Habitual Skepticism: Eliminate the “Not-Invented-Here” Syndrome

Leaders with habitual skepticism are not hard to spot: they suffer with the “not-invented-here” syndrome, habitually skeptical of the ideas of others.

I’ve been writing about the types, causes, and ways to defeat skepticism. What I’ve found in my coaching practice is that the best leaders know that they don’t have all the answers—no one does—and there are many people out there, perhaps under the same roof, who may be more brilliant than them.

People who follow a leader skeptical of all ideas other than their own will soon stop submitting ideas. Think of the prospects of an organization where new ideas cease. Have you noticed the flow of ideas around you drying up? It could be because you only trust your own ideas.

Al Pittampalli, author of the book, Persuadable: How Great Leaders Change Their Minds To Change The World (Harper Collins, 2016), describes the evolving view the business culture has on leaders who change their minds.  At one time, it was considered a sign of weakness. Now, leaders who change their minds are often admired for adapting to volatile, threatening conditions, and staying ahead of the game. The image of pridefulness is being overshadowed by one of shrewdness.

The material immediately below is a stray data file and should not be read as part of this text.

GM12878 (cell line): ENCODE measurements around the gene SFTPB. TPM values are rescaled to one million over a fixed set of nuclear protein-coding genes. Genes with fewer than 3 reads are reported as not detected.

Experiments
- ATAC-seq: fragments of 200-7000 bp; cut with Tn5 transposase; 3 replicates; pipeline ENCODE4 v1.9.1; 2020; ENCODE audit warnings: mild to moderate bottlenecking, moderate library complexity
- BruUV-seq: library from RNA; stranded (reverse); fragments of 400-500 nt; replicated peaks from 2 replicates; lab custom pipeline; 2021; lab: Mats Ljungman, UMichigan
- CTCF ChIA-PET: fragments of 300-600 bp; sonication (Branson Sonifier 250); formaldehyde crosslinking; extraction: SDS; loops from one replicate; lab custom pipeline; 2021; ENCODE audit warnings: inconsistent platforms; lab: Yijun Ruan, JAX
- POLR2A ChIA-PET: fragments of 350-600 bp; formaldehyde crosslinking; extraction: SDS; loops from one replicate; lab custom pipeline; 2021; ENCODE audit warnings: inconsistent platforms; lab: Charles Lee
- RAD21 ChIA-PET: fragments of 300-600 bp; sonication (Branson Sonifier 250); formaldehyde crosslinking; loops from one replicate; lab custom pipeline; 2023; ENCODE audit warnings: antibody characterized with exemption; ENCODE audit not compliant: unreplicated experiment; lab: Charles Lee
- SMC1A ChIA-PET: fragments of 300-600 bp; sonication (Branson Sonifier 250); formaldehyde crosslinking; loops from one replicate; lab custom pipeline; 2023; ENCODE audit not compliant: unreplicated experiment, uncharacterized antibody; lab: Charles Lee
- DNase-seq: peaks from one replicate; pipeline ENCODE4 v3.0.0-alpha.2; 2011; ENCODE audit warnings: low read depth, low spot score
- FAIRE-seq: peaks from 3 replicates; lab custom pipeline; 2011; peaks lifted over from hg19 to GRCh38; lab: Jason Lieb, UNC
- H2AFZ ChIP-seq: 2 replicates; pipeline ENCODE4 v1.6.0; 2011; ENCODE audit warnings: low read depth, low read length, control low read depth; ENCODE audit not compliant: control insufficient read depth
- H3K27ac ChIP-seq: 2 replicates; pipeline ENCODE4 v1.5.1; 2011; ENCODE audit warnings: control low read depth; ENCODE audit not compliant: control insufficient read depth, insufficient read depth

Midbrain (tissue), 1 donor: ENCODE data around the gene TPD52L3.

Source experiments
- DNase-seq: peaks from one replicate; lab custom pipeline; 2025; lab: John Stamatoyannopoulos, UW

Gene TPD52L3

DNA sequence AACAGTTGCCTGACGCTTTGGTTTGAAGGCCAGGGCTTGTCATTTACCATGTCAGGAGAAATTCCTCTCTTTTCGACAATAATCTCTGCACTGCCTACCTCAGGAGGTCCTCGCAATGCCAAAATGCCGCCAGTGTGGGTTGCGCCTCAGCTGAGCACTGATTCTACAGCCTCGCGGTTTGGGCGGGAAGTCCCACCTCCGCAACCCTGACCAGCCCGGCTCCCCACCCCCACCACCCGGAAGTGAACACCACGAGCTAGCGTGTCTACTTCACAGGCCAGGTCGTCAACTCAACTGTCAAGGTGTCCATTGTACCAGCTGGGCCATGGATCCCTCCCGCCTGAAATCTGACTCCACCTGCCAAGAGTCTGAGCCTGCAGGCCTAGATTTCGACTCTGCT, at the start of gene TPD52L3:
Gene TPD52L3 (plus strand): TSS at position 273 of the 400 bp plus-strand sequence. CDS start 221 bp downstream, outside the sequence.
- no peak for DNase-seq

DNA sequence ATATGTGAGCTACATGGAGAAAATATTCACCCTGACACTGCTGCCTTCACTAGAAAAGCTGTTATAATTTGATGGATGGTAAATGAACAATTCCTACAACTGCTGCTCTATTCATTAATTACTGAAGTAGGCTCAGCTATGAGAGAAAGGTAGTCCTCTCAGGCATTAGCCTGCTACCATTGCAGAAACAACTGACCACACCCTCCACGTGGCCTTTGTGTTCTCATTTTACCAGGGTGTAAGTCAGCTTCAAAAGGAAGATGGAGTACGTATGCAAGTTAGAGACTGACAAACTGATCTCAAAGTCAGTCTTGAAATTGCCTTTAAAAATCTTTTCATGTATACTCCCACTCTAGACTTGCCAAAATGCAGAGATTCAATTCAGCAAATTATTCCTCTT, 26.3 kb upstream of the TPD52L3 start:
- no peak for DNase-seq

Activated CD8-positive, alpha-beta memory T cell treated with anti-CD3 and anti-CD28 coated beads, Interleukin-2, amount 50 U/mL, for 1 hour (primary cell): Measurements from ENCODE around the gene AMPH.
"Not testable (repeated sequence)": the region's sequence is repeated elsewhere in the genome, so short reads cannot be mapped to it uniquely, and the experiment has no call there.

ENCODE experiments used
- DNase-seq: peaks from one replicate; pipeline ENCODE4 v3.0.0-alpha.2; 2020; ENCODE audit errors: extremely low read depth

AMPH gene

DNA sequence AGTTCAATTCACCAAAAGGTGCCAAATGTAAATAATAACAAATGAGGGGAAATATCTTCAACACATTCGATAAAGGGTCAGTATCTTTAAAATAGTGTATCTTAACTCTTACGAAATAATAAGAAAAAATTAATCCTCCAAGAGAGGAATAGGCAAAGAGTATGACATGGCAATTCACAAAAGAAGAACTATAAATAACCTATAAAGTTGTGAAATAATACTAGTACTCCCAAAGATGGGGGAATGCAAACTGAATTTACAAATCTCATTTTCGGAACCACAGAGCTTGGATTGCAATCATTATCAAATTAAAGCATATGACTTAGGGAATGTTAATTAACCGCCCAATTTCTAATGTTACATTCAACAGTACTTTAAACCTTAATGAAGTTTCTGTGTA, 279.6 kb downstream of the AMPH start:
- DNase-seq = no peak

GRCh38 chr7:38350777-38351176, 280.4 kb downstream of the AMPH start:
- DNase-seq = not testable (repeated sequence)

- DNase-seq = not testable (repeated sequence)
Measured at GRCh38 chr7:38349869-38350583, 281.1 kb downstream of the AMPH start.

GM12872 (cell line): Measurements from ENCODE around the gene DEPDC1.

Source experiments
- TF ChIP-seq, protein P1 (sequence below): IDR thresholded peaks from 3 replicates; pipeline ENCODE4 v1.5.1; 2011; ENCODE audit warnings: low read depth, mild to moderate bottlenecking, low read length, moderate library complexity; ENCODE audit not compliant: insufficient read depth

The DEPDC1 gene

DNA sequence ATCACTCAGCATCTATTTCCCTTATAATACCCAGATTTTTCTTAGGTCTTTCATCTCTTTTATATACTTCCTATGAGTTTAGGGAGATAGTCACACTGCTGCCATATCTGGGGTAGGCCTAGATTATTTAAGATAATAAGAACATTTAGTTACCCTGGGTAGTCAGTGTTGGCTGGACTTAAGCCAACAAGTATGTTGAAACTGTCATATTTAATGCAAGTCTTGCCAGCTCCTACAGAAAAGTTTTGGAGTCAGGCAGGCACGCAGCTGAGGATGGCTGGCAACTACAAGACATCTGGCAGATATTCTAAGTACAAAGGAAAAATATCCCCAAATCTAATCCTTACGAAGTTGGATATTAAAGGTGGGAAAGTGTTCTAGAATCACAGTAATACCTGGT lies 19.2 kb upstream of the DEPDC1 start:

The best way to overcome skepticism of other people’s ideas is to challenge your own. Establish an open, collaborative culture. Include brainstorming exercises throughout the organization, especially at the top:

  • Collects all ideas, without critique.
  • Use a weighted grading system to eliminate bias, and score ideas.
  • Sift out the highest scores and trust them.

When brainstorming is done right—in a safe, non-judgmental atmosphere—people are drawn in, become more engaged, and best of all, the greatest ideas and strategies are found. Sometimes the oddest ideas turn out to be the best.

Accept this: with better ideas from the team, there’s nothing wrong with changing your mind away from your own ideas. In fact, it’s admirable. Shove a prideful position aside, and cleverly make the most effective use of the resources you have. Sounds much better, doesn’t it?

You’ll find that critical, constant skepticism is a debilitating element that will limit you, your staff and your organization. If you sense that a skeptical outlook has gotten the better of you, choose open mindedness and reap the rewards.

What do you think? Do you see a need to eliminate the “not-invented-here” syndrome in your organization? I’d love to hear from you. You can reach me here and on LinkedIn.